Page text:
With her eyes fixed on the lanes before her, Louise Fawcett lowers her hand, swings and watches as a ball strikes pins that tumble down. “Nice spare,” calls an encouraging female voice. Fawcett chuckles and prepares to do it again.
This may sound like a typical game of bowling except that Fawcett isn’t holding a ball and the lane and pins, strikes and spares all play out in a virtual world.
Fawcett will be among a large contingent of competitors who will be pioneers in this year’s DeKalb Senior Olympics. They will compete in Wii bowling—the first time it will be played in these games locally.
Jackie Swain, DeKalb parks program coordinator, said that when she learned of the sizeable number of Wii participants locally and following her viewing a TV report on the interactive game, she figured it would be a good fit.
Some 43 competitors have signed up for Wii bowling out of a total of 200 participants in this year’s DeKalb Senior Olympics. The games opened on May 10 and run though May 20 at various locations throughout the county.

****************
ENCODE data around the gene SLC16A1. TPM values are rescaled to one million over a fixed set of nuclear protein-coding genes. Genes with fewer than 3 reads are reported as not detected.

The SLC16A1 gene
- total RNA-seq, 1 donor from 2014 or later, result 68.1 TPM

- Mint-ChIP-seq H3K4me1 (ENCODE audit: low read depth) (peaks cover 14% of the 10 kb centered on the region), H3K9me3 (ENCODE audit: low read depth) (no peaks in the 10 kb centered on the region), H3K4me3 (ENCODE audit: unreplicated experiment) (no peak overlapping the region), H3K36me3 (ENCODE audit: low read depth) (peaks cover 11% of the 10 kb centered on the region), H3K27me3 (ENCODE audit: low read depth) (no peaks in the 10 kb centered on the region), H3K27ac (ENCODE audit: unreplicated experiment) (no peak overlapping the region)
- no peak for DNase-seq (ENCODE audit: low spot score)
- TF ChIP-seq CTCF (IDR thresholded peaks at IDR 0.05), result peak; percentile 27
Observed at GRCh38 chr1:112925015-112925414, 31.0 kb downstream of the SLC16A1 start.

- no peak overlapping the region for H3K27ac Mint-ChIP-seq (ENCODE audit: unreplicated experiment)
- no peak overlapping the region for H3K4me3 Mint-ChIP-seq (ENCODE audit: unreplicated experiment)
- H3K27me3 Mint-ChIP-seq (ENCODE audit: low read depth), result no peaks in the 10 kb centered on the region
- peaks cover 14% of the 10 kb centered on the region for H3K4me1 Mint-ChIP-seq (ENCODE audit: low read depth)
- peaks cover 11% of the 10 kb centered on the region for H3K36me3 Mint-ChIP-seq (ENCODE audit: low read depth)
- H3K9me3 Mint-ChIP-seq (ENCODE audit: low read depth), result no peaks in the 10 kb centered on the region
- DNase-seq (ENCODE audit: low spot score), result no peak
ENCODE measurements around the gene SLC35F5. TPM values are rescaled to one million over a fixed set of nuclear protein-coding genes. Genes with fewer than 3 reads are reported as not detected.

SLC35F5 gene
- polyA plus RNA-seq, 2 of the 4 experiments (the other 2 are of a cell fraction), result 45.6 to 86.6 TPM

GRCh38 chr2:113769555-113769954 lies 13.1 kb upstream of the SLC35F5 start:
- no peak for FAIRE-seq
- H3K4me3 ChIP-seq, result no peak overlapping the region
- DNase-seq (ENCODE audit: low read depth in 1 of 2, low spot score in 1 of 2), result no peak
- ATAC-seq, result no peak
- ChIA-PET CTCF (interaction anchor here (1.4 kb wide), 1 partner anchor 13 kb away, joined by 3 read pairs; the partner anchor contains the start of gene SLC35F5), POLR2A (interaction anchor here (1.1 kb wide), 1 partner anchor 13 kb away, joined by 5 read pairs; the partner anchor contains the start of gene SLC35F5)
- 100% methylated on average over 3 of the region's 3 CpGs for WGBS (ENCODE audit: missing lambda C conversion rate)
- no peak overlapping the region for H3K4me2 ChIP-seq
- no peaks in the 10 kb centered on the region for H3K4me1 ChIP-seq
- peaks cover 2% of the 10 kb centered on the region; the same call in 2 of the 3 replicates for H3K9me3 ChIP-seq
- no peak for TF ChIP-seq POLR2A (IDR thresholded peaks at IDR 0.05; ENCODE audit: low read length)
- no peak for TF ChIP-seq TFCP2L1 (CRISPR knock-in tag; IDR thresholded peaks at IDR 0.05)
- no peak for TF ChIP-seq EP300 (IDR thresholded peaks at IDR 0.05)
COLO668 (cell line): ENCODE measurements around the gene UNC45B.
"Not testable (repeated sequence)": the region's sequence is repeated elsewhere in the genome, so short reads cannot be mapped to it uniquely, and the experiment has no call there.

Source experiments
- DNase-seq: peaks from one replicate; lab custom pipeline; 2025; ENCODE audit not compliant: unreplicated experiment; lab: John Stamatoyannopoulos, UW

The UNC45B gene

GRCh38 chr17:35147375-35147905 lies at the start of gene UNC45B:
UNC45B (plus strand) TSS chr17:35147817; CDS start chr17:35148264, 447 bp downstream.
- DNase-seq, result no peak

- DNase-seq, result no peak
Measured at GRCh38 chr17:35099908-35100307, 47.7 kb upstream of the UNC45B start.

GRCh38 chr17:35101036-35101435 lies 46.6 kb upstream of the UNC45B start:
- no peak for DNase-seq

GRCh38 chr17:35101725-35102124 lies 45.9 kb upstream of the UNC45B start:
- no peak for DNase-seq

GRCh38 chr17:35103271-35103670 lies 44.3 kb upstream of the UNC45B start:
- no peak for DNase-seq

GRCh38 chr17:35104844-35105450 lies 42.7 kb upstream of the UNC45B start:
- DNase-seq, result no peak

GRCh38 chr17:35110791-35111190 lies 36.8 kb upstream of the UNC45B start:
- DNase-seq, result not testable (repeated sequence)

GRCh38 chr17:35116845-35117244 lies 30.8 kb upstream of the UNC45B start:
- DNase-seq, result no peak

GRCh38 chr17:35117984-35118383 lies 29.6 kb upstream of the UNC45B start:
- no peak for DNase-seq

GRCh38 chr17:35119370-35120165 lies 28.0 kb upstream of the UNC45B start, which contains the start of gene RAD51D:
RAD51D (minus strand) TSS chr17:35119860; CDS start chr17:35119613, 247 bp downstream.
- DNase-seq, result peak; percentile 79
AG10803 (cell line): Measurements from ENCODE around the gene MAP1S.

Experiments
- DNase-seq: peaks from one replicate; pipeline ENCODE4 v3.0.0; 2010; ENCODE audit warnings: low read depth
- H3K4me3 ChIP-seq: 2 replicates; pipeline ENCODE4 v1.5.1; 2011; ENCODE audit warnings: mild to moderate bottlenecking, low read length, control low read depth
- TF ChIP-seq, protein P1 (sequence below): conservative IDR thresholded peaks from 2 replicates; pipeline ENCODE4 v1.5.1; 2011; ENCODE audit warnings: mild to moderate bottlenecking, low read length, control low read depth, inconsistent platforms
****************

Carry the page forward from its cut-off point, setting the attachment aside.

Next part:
Fawcett, 78, said she first played Wii bowling about five years ago after she became acquainted with it through her grandchildren. “It was so much fun. You don’t have to have any bowling skills,” said Fawcett. “We were hooked on it.”
She became a fan not only of Wii bowling but also other Wii games and activities. “It’s very exciting, so realistic, particularly the golf.”
However Fawcett said it was her husband Floyd, 72, who had a vision of using the popular virtual game as a physical therapy activity. He suggested that the Park Springs retirement community where they reside in Stone Mountain incorporate Wii into their recreation offering. They did.
Now some 85 Park Springs residents play Wii bowling weekly on the 50-inch televisions in the community hall; their league season just ended. Floyd Fawcett notes that several people in wheelchairs and who use walkers are among their teammates. In fact, at Park Springs during the past three years some 180 people have participated in league and open bowling, according to Floyd Fawcett, who’s also signed up for the senior games. The Fawcetts say their score in Wii bowling averages about 170-180.
“You would be amazed at the competitive spirit,” said Floyd Fawcett, who speaks with pride about former couch potatoes who are now up and moving.
And while he suspects that the majority of Wii bowling Senior Olympic competitors will be Park Springs residents, he also wonders if a contingent from the Lou Walker Senior Center might give them a run for their money.
Park Springs will be the site of Wii bowling for the DeKalb Senior Games on May 19.
And Louise Fawcett is no stranger to competition.
In 1999, she successfully trounced her competition and was crowned Ms. Senior Georgia.